The Conversation: Tacofino and Superbaba co-founder Ryan Spong is hungry for locations

Spong has helped launch both food tech companies and some of the province’s most popular brick-and-mortar eateries. COVID forced a pause, but despite that economic turbulence, the serial entrepreneur is back to biting off everything he can chew

You’ve just opened Tacofino locations in Squamish and Burnaby. Those were your 10th and 11th, and you have plans for two more this year, in White Rock and Langford. Why the aggressive expansion now?

We were planning on expanding pre-COVID—things were moving along. One restaurant per year for five years or something like that. There were things we were playing around with in terms of style, as every Tacofino feels a little bit different. But also figuring out if we were going to expand beyond B.C.—we were thinking about Toronto. Then the pandemic hit and that all stopped.

Toronto-fino? Really?

Cord Jarvie of Meat and Bread had helped build a couple of Tacofino locations, Oasis and Ocho. He was back and forth to Toronto. But then everything went sideways and everybody went into survival mode. Over the last year or so it’s felt like we’re on solid ground. There are threats of a recession, but what we do is pretty accessible. In the world of $45 duck sandwiches, we have a $14 burrito—a good lunch or dinner for $20 with a drink. We’re feeling good about the product we’re putting out, and relatively good about the world.

Would you say you’re about back to where you were pre-COVID days?

I would say we’re probably up a bit as a company. It varies by location. People still haven’t returned to Gastown in the same way, for a variety of reasons. The financial district in Vancouver is still recovering as well—not everyone has returned to work.

You talk about making sure all the locations have their own vibe. Is that challenging to do when you’re opening up so many so quickly?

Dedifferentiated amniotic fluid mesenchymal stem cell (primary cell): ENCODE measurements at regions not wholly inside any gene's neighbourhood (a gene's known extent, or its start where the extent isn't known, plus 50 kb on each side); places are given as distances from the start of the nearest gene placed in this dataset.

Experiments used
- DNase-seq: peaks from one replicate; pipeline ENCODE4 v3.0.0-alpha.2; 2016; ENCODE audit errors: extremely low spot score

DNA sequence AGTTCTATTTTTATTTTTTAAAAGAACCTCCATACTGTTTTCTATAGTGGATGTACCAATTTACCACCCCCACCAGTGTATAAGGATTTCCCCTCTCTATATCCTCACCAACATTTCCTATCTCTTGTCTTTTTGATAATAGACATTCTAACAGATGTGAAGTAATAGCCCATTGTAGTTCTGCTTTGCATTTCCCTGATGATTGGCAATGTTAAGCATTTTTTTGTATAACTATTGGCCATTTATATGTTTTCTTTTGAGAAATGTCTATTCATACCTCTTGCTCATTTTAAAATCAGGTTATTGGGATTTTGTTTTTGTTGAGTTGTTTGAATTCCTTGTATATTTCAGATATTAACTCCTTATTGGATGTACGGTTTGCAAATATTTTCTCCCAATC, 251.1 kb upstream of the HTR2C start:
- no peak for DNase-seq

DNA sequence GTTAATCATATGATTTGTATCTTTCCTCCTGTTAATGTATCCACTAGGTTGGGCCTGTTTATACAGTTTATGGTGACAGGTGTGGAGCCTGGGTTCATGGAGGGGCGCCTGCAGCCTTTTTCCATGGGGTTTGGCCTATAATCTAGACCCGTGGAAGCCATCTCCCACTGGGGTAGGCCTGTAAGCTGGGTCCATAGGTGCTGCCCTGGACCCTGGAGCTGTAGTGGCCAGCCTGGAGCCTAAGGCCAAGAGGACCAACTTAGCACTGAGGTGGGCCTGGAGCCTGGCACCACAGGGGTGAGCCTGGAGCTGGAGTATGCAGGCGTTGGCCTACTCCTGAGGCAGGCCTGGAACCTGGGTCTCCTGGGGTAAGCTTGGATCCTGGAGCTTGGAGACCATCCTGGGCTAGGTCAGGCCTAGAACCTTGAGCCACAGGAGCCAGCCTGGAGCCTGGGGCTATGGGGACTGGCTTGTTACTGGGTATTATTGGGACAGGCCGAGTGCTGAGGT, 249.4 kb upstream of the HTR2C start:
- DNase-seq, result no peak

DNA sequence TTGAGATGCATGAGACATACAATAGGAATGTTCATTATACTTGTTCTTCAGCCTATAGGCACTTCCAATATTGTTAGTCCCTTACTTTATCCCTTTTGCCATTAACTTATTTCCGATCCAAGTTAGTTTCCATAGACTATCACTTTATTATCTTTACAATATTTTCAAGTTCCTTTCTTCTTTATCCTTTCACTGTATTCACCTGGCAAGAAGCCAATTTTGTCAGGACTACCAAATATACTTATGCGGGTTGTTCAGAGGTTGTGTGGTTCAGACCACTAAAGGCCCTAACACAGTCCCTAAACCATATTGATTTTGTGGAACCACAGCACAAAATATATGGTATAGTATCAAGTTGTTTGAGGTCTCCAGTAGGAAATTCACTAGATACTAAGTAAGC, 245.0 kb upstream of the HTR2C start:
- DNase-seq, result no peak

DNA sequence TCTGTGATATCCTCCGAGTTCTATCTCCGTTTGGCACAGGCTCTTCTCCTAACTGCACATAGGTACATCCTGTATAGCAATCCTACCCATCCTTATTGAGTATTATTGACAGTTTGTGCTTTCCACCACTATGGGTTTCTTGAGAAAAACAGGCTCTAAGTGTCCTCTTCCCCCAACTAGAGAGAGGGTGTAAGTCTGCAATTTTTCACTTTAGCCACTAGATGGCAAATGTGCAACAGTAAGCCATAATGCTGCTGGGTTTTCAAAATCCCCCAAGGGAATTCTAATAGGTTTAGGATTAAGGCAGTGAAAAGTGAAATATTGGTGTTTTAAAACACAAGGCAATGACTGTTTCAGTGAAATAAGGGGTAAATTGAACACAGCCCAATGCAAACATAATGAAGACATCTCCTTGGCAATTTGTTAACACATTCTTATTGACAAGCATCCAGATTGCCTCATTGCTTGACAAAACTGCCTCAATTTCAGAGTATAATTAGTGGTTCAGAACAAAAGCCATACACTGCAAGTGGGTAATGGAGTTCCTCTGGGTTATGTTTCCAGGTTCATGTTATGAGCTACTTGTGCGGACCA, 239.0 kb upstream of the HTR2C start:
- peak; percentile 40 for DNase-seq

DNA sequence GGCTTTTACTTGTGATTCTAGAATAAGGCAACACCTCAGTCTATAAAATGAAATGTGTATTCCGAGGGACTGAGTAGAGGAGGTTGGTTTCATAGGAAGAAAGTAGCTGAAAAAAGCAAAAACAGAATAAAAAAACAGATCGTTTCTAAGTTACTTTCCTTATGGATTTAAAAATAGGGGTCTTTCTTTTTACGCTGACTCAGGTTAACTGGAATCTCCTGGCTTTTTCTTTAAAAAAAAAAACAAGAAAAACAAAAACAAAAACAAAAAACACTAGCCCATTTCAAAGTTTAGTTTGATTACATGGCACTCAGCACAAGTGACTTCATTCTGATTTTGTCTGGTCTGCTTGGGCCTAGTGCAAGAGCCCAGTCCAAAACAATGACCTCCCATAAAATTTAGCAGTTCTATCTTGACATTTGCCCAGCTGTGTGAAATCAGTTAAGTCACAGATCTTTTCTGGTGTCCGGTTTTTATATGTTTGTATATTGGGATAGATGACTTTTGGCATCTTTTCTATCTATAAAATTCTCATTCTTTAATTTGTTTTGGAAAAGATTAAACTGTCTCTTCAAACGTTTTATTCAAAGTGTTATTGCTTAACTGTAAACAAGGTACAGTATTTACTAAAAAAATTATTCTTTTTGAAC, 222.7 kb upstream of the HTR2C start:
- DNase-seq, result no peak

If you try to tailor it to what’s happening in that specific neck of the woods, you can maintain a level of personality and autonomy. We’ve always wanted to get into a neighbourhood and give it what it wants. In Squamish, we sponsored a big skate competition and the location launch centred on a burrito you could take with you. People there are driven by the outdoors—they want to get in, grab something and then enjoy the surroundings. But we’re wholly owned. We have the luxury of growing at the pace we want. We don’t have to just pump out carbon copies.

Squamish has a unique vibe, but what about Burnaby or White Rock? How do you capture those places?

They’re both going to be a grab-and-go style. I don’t know if I can comment on what Burnaby is, but when you think about what else is going on there, you’ve got the big chains—Cactus, Earls—all right there. Can we do something cool and different with some personality? That’s what we’re looking at. I grew up around Metrotown. There’s a lot of grab-and-go stuff you can get in the mall, but not a lot of options outside of that.

And what about Superbaba? You have locations in Vancouver and Victoria that seem to be extremely popular. Are you expanding that brand?

We’re looking for a second location in Vancouver as we speak. I think it’s going to be a bit smaller—somewhere that wouldn’t be competing with the other one; something relatively urban. We’re expecting that it’s going to be a tough year and maybe we’ll see more places come available. Funnily enough, despite whatever’s gone on, there aren’t a ton of awesome spots out there. It’s shocking how tight the rental market still is.

You do see a lot of empty storefronts, though.

Do you? Maybe I’m just picky.

You sold off corporate catering platform Foodee to French food services giant Sodexo in 2021. What led to that decision, and was it a hard one?

It was a difficult time for restaurants. It was quite difficult personally because our business was DoorDash for the office, basically. We specialized in knitting together multiple restaurant orders to satisfy large groups. That business was transaction-based—you can imagine what the pandemic did to our top line. There were seven bidders, but I feel really blessed, to borrow a hashtag, that we found Sodexo.

And you’re still doing work for Sodexo, right?

Yeah, I’ve got a role there. I’ve handed over leadership of Foodee to former COO and now CEO Barb Anderson. I’m the executive VP of retail food strategy and corporate development. I lead culinary and restaurant partnerships and I’m having a lot of fun with it.

You’re also one of the advisors for the beverage startup Sipply, and you’ve got your own investment company, Mainstreet. Anything interesting you’ve got your eye on with that right now?

Food-wise, not recently. It’s something I’m starting to think about in terms of making angel investments and other food concepts as well. I really enjoy the process of taking something from zero to one. I love Tacofino and Superbaba, obviously. I’ve always got other genres of food that I’d like to explore as well in the back of my head. It’s not out of the question for the future.